This Seattle-based startup is not so much a company as it is a hobby started by Eric Maland in his spare time while working full time at Google and then Twitter. But Maland, who is currently unemployed, says he's devoting his efforts to taking Instant Cocoa to a new level.
Several years ago while at Google, Maland took an Apple Mac programming class and for fun wrote a desktop application called Wordplay that would solve crossword puzzles. He put it on his Web site, free of charge. When Apple introduced the iPhone, he started developing for iOS. "I didn't actually have an iPhone," he explains. "I just downloaded [Apple's] SDK and wrote my first couple of apps in that." He spent a week writing pTerm, a simple SSH (Secure Shell protocol) client and terminal emulator for the iPhone, and he placed it at the Apple App Store.
Meanwhile, he met a woman named Eliza Block who had written a program for retrieving crossword puzzles and solving them, and the two of them launched Instant Cocoa and published her product, 2 Across, with pTerm, at the iPhone App Store.
"The first week or two the sales were mind boggling," Maland recalls. Four thousand people downloaded pTerm on the first day, and he says he now sells 1,5002,000 copies a month at $4.99 each. He says 2 Across, at $5.99, has done almost as well. He says he enjoyed two big advantages: There was only one other SSH client at the App Store and it didn't support terminal emulation, and in 2008 he was an early publisher at the App Store.
And, he admits, "what I put out there in a week, I wouldn't put out today, because it would be embarrassing." He is now improving his products and says a month of development work is about right for products like his. Software can be written quickly for this market, he says, because so many conventional itemsdocumentation, help menus, and supportare not demanded by users.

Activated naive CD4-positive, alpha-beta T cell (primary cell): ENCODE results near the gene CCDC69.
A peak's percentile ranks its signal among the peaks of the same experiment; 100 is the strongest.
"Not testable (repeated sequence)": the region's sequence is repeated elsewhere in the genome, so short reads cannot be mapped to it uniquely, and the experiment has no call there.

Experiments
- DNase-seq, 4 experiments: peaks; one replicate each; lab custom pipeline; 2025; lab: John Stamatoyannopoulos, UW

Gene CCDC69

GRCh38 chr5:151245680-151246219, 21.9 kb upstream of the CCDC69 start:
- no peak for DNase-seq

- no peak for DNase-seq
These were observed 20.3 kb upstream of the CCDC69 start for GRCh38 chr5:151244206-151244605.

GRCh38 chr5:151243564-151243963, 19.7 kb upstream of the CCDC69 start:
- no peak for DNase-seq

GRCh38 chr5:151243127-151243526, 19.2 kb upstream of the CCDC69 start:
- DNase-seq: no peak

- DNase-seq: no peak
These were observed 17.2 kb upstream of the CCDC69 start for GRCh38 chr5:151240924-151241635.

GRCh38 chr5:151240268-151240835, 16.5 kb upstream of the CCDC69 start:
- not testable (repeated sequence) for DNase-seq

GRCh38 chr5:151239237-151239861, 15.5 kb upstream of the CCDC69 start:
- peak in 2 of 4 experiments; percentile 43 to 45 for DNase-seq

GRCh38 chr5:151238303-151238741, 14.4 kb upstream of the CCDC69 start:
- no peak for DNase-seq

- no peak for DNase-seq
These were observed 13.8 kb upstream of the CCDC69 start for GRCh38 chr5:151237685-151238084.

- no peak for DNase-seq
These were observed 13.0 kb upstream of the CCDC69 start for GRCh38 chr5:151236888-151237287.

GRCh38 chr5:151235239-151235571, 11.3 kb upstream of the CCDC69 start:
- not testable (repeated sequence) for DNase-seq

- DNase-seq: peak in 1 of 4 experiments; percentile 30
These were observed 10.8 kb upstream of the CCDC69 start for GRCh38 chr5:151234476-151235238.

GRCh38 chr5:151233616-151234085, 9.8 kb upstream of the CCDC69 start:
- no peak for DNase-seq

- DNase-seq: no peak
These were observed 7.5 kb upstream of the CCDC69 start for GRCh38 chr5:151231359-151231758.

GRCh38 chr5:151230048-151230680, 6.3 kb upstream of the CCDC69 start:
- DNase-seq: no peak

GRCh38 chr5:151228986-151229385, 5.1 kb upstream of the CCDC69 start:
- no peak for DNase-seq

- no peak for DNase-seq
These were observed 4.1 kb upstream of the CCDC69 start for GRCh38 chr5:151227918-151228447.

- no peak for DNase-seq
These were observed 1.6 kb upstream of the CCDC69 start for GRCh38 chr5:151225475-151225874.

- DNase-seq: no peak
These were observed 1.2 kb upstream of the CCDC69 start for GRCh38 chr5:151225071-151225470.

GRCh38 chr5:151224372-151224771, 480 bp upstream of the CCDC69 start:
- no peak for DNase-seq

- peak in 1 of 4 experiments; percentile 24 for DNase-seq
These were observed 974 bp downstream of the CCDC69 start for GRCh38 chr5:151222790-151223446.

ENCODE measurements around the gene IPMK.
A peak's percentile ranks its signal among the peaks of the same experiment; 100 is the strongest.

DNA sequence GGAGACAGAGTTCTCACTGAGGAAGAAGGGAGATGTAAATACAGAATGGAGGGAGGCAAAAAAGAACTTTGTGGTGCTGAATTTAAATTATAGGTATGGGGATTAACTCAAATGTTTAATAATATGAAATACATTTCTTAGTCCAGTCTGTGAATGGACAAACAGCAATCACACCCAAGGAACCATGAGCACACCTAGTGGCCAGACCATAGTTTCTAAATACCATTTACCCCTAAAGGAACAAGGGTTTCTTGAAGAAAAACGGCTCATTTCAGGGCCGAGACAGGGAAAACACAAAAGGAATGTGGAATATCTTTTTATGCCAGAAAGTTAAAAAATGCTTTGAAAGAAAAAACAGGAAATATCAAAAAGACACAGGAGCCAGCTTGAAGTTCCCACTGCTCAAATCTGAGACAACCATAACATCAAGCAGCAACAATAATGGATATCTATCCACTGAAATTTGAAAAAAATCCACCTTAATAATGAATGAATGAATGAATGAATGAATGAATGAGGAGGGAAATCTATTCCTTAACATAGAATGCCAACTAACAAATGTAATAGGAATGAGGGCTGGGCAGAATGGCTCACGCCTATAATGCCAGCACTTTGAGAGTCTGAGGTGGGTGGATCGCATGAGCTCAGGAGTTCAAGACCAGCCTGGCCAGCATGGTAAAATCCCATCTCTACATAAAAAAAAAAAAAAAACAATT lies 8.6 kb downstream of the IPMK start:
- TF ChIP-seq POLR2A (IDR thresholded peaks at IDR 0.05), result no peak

When Block wrote 2 Across, she was a graduate student in philosophy and, although she had a background in math, she had no formal programming experience, Maland notes. "She sat down with the documentation for the SDK and just wrote it in something like six weeks," he says. 2 Across went on to win several notable awards from Apple, including "Best of iTunes: Puzzle Games" and "Staff Favorite."
Instant Cocoa has no formal user support system, says Maland, but he keeps up with email queries and participates in a pTerm Google Group. "A lot of the emails are, 'How do I do this or that,' but somewhere in there is a signal that tells you where you have not done a good job. You get a pretty good sense of what people want in the next version."
Unlike Spring Partners and Instant Cocoa, Nuance's history goes back decades. The Burlington, MA-based company has sold its Dragon speech products via retailers and resellers long before app stores existed. But now Nuance has begun offering a few productsmost notably Dragon Dictation and Dragon Searchfor Apple mobile devices. Nuance also recently began publishing an SDK and APIs to its core speech recognition software so that any developer may easily incorporate Nuance speech into its products.
When Apple introduced the iPhone, Eric Maland started developing for iOS. "I didn't actually have an iPhone," he says. "I just downloaded [Apple's] SDK and wrote my first couple of apps in that."
Nuance charges nothing for its online Dragon apps and derives no revenue from them, at least not directly. According to Aaron Masih, director of the Nuance Mobile Developer Program, the idea is "to prove to the marketplace that speech technology really works and is ready for prime time." A second objective is to learn how people use speech in mobile environments and to learn more about how people speak, especially in foreign languages. Third, it is to increase the brand recognition for the Nuance name and to encourage users to try the Dragon desktop products.
Masih says that as the online app stores become more flooded with offerings, a shakeout will occur, with the products of dubious quality and utility disappearing. The survivors will grow in complexity and will less likely be free, he says.
Maland at Instant Cocoa agrees that mobile apps will gradually move up-scale. "It will be harder for the little guy with a good idea to get something in the store," he says. Maland also thinks the model will increasingly invade the desktop realm. "I can't imagine people going to Best Buy to buy software in five years," he says.